Last April, Bruce Springsteen concluded his Australian tour with a pair of large scale concerts at Hanging Rock; deemed a commercial success the entire Australian leg generated $25 million in ticket sales for the Boss, with the Hanging Rock shows accounting for $5 million of that figure.
The Hanging Rock Springsteen shows marked three for three for Michael Gudinski’s Frontier Touring after previously bringing out Rod Stewart and Leonard Cohen for large scale shows at the iconic geographical location in the Macedon Ranges, and as covered in our opinion piece on the topic, Gudinski has voiced his plans to make the picturesque location a regular, alebit specialised live music venue.
Now it seems that reality draws even closer. Last night the Macedon Ranges council discussed the future of large scale music events at Hanging Rock, as ABC News reports, focussing on the possibility of renewing the license for Frontier Touring, who have expressed desires to secure a five year partnership agreement to host more large scale concerts.
The original exclusive three year agreement between Frontier and Macedon Ranges Council saw a total of crowds of more than 61,000 attendees across its four promoted concerts, and a report from last night’s Macedon Ranges Council meeting acknowledges their successes in greater detail.
Leonard Cohen’s November 2010 performance earned a Helpmann Award for the best contemporary international concert, while Rod Stewart’s Febraury 2012 performance drew 12,500 concert-goers, with the report noting: “Again the concert was an outstanding success and an economic impact analysis by Urban Enterprise indicated a direct regional economic benefit of $1.4M.”
The pair of Bruce Springsteen and The E Street Band concerts, taking place on the Easter Weekend of April 30th and 31st of this year, are also noted as “a huge success” in the report, writing “a detailed process of analysing the economic benefit to the region however it is expected to be substantial with accommodation booked out across the region.”
The Springsteeen shows were a dream come true for promoter and Frontier boss Michael Gudinski who himself remarked after the concerts, “I’m still coming down from Bruce Springsteen, the euphoria… one of the greatest things I’ve ever done.”
As well as garnering praise from reviewers and media, the report demonstrates the local benefits, revealing that 16.75% of ticket sales were sold to interstate visitors (5,695 tickets) and 9.04% (2,804) of the “adult population in the Macedon Ranges Shire” attended. Including the following table:
The report generally sings the praises of Frontier Touring’s four concert agreement, noting the “benefits of an exclusive partnership with a responsible promoter as it provides the incentive to attract quality artists, to care for and develop the venue, to establish business relationships and to develop the operational experience across the concert management team of contractors.”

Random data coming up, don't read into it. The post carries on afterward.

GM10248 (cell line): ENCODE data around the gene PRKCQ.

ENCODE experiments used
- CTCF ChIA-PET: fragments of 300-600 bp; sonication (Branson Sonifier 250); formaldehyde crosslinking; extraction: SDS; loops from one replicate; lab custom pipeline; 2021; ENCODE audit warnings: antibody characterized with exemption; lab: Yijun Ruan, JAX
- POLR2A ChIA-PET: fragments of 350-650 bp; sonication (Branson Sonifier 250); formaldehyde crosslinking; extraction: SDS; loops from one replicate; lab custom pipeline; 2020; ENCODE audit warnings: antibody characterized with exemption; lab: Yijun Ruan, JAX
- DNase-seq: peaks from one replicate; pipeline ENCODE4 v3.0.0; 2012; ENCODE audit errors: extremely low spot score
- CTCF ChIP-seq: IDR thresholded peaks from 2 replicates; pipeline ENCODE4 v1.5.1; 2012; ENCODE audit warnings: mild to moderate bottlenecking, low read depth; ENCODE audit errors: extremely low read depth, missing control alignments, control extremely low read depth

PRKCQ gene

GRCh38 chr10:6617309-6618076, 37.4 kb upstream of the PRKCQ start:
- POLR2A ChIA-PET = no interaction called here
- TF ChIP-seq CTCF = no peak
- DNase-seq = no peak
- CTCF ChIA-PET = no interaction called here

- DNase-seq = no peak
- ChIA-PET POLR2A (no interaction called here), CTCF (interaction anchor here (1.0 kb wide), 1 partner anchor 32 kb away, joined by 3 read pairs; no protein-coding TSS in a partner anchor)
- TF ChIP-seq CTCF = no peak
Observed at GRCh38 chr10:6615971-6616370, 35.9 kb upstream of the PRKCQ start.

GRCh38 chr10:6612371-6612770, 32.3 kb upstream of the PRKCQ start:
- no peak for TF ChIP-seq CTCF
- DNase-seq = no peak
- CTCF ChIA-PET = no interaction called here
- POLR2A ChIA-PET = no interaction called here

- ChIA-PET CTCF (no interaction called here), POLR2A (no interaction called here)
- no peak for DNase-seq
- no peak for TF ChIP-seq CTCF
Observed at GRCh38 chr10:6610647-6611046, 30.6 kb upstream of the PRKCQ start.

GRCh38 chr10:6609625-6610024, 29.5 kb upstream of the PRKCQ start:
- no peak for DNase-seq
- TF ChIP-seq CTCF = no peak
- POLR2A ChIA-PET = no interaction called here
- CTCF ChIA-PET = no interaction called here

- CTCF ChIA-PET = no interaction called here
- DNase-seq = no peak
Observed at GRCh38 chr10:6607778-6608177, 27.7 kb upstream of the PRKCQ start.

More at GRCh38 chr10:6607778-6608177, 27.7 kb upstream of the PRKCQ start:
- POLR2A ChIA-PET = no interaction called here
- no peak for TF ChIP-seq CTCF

Despite glowing recommendations, Hanging Rock’s future as an ongoing live music venue rests on the outcome of a separate application for $2 million of federal funding to redevelop the site, expected to be announced this July, and if successful, will see works on the area carried over a two year period, essentially delaying the possibility of any immediate concerts at Hanging Rock.
Ironic given, the Macedon Ranges Council’s Hanging Rock Infrastructure Development Project proposes to develop infrastructure at the Woodend site to support such future events, including the large scale concerts, at Hanging Rock.
“Recent concerts have shown what a major drawcard Hanging Rock is for our region, and what a boon it is to our economy,” said Mayor, Cr Roger Jukes in the infrastructure proposal in which Council have applied for a $2 million grant through the Regional Development Australia Fund (RDAF) to develop infrastructure at Hanging Rock, “including the supply of electricity, water and informal lighting to the main reserve and picnic grounds, and improved car parking and picnic facilities such as shelters, toilets and BBQs.”
The council is considering signing another, longer partnership with Frontier Touring in a five year partnership, the promoters providing a proposal to Macedon Ranges council for extending events over 2013/14 which are “consistent with the previous arrangement,” but its outcome rests on the results of the $2 million funding applicatoin.
The Officer Recommendation reads: “That Council authorise the Chief Executive Officer to make arrangements for concerts over the 2013/14 summer generally in accordance with the previous agreement should the opportunity arise,” but notes that it must deal with “the outcome of the RDAF grant application and, if successful, the timing of those works.”